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Networking

Is cable the answer to Australian broadband woes?

What many of us may have forgotten is that there is already a perfectly acceptable technology for delivering triple-play services — voice, TV and data over a single cable — and doing it cost-effectively and at high volume.

David Braue

Somewhere along the line, it became assumed that xDSL technologies — which run over the last-mile wiring so tightly controlled by Telstra — were the only way forward for Australian broadband. This curious anomaly has of course set Australian broadband into complete disarray, and hindered the development of viable content delivery models.

What many of us may have forgotten is that there is already a perfectly acceptable technology for delivering triple-play services — voice, TV and data over a single cable — and doing it cost-effectively and at high volume.

It is, of course, cable, and it may or may not be available in your street. A decade ago, it became the whipping boy of the day as media beatups and outraged consumer groups caused so much trouble for Optus and Telstra that they decided to terminate the rollouts, leaving Australia with billions of dollars' worth of hybrid fibre-cable (HFC) that fell far short of its potential.

A decade later we're still suffering from that policy disaster. Telstra is stonewalling on network access while the government wrings its hands and funds competitors to build a competing network. All the while, consumers are suffering — especially those in rural areas where there is effectively no competition whatsoever when it comes to broadband services.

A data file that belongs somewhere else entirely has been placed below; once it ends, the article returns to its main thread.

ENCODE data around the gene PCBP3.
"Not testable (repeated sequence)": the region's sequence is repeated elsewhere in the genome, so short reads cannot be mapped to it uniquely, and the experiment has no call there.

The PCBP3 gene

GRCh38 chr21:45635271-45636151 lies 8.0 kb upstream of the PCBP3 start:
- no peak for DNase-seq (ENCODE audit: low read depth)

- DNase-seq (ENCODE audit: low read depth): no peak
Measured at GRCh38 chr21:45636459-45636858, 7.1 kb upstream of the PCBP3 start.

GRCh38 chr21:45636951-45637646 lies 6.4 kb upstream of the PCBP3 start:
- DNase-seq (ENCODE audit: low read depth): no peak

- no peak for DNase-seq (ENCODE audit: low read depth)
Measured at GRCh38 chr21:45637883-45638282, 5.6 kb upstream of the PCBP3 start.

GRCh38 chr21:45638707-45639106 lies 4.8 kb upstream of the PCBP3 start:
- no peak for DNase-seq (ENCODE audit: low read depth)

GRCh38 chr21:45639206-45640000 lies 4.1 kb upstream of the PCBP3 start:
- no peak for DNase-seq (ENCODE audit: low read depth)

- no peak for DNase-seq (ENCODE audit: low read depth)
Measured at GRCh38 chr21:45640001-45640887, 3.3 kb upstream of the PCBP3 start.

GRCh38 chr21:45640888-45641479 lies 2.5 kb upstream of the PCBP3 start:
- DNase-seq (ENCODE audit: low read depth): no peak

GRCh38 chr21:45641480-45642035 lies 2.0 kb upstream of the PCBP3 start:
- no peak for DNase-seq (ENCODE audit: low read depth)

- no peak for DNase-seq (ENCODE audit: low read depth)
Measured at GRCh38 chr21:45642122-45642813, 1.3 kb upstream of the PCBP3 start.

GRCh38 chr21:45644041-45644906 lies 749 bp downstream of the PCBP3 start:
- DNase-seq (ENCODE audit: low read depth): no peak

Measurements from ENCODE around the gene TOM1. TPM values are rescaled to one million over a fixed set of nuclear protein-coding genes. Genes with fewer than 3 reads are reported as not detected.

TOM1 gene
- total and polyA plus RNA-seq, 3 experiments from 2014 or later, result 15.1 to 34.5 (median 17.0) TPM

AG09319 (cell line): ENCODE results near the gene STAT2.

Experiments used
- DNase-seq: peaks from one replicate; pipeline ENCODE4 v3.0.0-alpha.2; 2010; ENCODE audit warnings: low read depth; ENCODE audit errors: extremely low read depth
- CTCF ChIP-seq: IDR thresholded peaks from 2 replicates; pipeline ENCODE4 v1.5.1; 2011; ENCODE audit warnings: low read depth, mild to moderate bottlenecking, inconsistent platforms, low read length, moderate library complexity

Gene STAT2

Australia's access technology of choice is a decrepit copper network that the Telstra monopoly has been allowed to run into the ground.

As we count the costs of catastrophic political decisions made a decade ago, it has become clear that xDSL is little more than a jury-rigged solution to a pressing problem. Had the government taken a gutsier approach to the rollout of cable — for example, by mandating shared access to a single cable infrastructure instead of allowing Telstra and Optus to waste their money duplicating services — we would have a nationwide triple-play network more than capable of meeting our needs into the future.

Of course, such an approach would have run contrary to the free-for-all mentality the new Howard government was hoping to introduce with its newly deregulated market. But only Telstra has benefited, since the decision to abandon cable for xDSL saved it countless capital costs.

Yet for anybody counting on Telstra to do the right thing, this week we learn that the company is now backing away from its fibre rollout and spending its money elsewhere. And still Sol Trujillo bleats about government favouritism.

In a speech this week to an AIIA meeting in Sydney, Trujillo blamed a history of government incompetence for the current situation — but then went on to say that "giving away a billion dollars ... won't deliver Australia a fixed high-speed broadband network for consumers."

No, it won't. But it's the best chance we have right now, after the rollouts of cable and ADSL were so categorically and completely stuffed up. I don't recall Telstra complaining about government funding a decade ago, when the government was still its majority shareholder and it enjoyed a regulatory monopoly that remains, in spirit if not in law.

Both the government and Telstra are guilty of chronically poor infrastructure strategy (in the spirit of fairness, I should also mention Optus, who did also ditch its cable rollout). The only companies that have been able to make a difference are those that have innovated despite this strategy — for example Neighbourhood Cable a Ballarat-based company that has been able to effectively use cable to offer data, voice and video services at commercial scale.

Couldn't Optus, or someone else with deep pockets, fund similar rollouts in other regional areas and just get on with the progress? The technology has been there for years; all we need is the will.